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  23. What Monica said.

    Whatever works for the blog writer/owner. It's not my place to judge or criticize. I can't presume to know their circumstances or motivations one way or the other.

    I think it's awesome that some people are able to make money blogging. Isn't it fantastic when a person can make a living doing something they love! :) That's cause for celebration.

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  24. Ok, I've made some modifications to the floating widget, so hopefully it stops getting in the way. Appreciate you all saying something about it.

    Also, LMAO at Bucolic Bushwick being stalked by the Groupon ad. I've had the same feeling for about a month now. Mentioning the Groupon ad will probably not make it go away though.

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  25. I'm guessing here, but I think the reason ad-free blogs are put on a pedestal by some is the implication that the writer is entirely uninfluenced by what to write. As soon as ads appear (or Amazon bookstores are created), one could infer that the blogger may slant their content in a specific direction, even if unconsciously. At a minimum, if you take the time to monetize your blog, then aren't you likely to also do your best to drive SEO, which influences title choice, topic choice, etc? Ad-free blogs can do the same, of course, particularly blogs that support a personal brand, even if they are not money-makers in and of themselves (I put GGW in this category), but still. I don't want to speak for the Mice, but that might be why they make a distinction.

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  26. Susan, I can agree with that because I've made this very same argument one of the last time that ad-free blogs came up in the garden blogosphere. I think all blogs are influenced by external forces. The moment you know that other people will read what you say you change the course of a blog. It is kind of like the observer-expectancy effect.

    Appreciate the thought-provoking comments.

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  27. Over the years I've thought about this question a lot. I've had ads in the past, took them off, put them on again, took them off. Right now I'm thinking deeply about this because I'm considering putting them up again. But it's a struggle, and here's why.

    As some of you know, I'm a freelance writer by profession. I'm usually fairly busy, with some regular clients, and some that do occasional projects. I began bloomingwriter nearly 5 years ago as a way of giving back to the gardening world around me. I like to encourage other gardeners, and encourage other writers too. Some regard other writers/bloggers as competition. I don't. I'm good at what I do, and if you're good at what you do, you'll prosper. There are enough stories out there for everyone.

    Here's the thing, however. The more I give...the more (some) expect. I get emails all the time wanting free advice, planting suggestions, growing suggestions, but not just advice about gardening. People want my opinions about social media, blogging in general, querying editors, critiquing websites, etc etc. And if I answer once question, they come back with four more. It seems many people have no idea how to use search engines effectively. It's timeconsuming to maintain a blog, read other people's blogs, comment on them (which is important), perhaps engage in Blotanical (though I don't do that much anymore), answer questions, do social media, do all my regular work too...and all these questions from non-paying people take time.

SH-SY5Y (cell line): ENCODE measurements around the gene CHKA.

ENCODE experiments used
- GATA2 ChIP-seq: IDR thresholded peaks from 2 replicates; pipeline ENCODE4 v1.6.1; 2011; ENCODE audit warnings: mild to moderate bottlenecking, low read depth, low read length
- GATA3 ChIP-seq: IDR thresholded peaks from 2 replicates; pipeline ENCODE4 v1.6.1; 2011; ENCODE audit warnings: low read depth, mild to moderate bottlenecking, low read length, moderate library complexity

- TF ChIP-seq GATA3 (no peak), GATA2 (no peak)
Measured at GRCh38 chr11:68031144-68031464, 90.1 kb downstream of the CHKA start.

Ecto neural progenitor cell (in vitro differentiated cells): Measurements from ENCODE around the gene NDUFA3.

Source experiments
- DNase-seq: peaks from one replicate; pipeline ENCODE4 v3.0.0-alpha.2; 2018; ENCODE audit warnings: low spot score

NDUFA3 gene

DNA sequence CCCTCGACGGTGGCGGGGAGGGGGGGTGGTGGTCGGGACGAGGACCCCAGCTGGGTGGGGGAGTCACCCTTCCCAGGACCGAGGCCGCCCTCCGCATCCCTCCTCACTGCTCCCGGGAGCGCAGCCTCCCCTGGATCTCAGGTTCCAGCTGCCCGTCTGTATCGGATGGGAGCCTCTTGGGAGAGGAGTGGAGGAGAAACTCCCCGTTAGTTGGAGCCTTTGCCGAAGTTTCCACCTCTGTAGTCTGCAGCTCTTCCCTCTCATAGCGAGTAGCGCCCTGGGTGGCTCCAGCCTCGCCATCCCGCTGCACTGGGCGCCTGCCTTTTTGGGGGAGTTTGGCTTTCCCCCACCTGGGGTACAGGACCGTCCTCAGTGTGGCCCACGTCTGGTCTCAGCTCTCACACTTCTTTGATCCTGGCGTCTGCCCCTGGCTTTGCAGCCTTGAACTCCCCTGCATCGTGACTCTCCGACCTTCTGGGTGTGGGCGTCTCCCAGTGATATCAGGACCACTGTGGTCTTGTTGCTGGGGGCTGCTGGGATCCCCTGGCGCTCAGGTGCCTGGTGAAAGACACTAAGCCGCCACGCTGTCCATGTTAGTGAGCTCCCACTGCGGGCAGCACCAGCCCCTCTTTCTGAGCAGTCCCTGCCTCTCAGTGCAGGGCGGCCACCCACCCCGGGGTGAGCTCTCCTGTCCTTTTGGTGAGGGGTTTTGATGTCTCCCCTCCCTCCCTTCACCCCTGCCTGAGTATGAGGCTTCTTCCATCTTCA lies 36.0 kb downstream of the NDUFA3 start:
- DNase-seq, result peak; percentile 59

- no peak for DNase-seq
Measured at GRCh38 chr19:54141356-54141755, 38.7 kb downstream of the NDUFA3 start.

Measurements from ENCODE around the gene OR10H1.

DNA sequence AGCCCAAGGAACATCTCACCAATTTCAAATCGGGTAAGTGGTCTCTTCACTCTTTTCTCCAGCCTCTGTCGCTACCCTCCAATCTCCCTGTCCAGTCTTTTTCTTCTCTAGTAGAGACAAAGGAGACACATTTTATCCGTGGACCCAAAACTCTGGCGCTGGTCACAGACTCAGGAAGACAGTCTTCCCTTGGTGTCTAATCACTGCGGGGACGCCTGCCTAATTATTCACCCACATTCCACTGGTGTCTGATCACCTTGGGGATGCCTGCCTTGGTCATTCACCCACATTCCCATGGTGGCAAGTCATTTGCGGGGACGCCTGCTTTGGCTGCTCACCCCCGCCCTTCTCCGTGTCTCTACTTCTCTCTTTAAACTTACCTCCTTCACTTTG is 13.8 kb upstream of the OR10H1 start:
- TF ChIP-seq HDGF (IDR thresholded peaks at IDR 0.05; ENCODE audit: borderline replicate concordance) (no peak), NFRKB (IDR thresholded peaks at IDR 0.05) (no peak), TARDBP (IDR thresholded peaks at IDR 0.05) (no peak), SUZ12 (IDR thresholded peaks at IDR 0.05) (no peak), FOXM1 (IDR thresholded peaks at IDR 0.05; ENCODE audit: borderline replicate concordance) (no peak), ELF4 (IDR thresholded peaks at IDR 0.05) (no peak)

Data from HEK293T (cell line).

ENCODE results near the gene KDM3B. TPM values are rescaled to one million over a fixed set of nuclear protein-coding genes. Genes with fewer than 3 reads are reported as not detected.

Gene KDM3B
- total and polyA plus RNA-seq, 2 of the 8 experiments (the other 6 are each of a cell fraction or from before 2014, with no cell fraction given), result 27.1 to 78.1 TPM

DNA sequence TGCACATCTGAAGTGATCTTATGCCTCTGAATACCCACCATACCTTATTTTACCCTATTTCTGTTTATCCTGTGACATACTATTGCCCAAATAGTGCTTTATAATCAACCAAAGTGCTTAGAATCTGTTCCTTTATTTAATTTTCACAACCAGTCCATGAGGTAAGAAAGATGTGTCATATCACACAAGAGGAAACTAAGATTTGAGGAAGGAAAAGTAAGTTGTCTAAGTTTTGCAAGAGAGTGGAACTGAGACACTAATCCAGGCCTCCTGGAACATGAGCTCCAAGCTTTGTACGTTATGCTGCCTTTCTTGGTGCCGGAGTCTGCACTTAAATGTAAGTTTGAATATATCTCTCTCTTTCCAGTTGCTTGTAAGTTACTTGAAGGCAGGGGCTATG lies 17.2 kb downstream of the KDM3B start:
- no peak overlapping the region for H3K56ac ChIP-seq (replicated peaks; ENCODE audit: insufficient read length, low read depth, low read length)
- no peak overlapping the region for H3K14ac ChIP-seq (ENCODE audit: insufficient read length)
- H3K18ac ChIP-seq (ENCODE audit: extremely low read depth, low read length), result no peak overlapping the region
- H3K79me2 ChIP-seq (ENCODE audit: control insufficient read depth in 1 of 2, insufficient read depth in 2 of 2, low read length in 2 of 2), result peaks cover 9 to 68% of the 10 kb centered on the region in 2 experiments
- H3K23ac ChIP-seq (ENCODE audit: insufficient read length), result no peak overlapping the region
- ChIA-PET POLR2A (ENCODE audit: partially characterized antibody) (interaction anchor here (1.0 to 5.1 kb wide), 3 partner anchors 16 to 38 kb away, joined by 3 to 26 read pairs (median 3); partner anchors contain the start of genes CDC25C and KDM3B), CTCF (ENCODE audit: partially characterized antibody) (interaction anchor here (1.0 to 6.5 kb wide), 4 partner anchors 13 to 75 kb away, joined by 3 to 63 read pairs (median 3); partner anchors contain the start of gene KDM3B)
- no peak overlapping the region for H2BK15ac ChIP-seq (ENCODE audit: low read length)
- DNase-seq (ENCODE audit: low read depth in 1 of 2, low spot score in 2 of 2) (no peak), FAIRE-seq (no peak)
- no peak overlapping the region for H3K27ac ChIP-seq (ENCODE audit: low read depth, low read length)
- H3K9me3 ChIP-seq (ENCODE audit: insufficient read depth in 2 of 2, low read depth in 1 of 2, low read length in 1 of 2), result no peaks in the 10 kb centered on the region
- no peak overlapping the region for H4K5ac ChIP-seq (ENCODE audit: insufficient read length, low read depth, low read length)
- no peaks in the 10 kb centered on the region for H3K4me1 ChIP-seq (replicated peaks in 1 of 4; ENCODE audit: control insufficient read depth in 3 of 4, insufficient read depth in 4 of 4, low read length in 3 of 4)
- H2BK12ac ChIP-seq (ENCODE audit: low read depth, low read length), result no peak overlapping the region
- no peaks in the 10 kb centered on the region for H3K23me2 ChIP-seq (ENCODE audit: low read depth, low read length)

Would monetizing my blog pay for my time? I don't know--it hasn't in the past, but I've probably been doing it wrong. Does it bother me on other people's blogs? Not as a rule: I have an innate ability to read around advertising, whether in newspapers and magazines or online. Comes from being a speed reader able to focus on what I need to read. The only time ads bug me is those highlighted ones in articles that pop open to a window--but the blogs I read don't have those. And in fact, I didn't notice any ad here because I use a flashblocker most of the time.

    No clearcut answer from me. I appreciate the discussion, and look forward to more of it.

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  28. One more thing (if that comment was really published. The floating bar to the left doesn't bother me, but often when I write a comment I get this google error that says something about the URL being too large to process. Anyone else have that problem?

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  29. I dont have a probelm with ads on blogs. Bloggers have a right as to whether or not to earn income from their gardening expertise if they wish so as long as the ads themselves do not overwhelm the reader like a used car salesman.

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  30. wow, i hadn't even thought about monetizing and all that. very provocative opinions and ideas. if i ever get any readers, i will have to deal with this issue! (just started my little blog on outdoor living/gardens in laguna beach...) thanks!

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  31. The time spent on this blog is valuable, as is your expertise. If you so choose, there is no reason why you shouldn't be rewarded for it with something more concrete than a warm fuzzy and a smile.

    A little story here, which is slightly off topic: I wrote and published a book. While most people are decent individuals, others have expected that I will not only answer all of their questions about the book, life, the universe and everything (as jodi said) but also expect that I am thrilled to find out that they pirated a pdf and sent it to all of their friends because they liked it so much. Gee, thanks-- I'm glad you liked it enough to steal it. I'm sure the utility company will be happy with me paying in smiles and compliments.

    Anyway, I personally am not offended by those who choose to monetize. I am not offended by those who choose to keep their blogs ad free. The quality of a blog hinges solely on it's content-- a well written blog is a well written blog, regardless of what is or isn't in the side bar.

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  32. Thanks for sharing information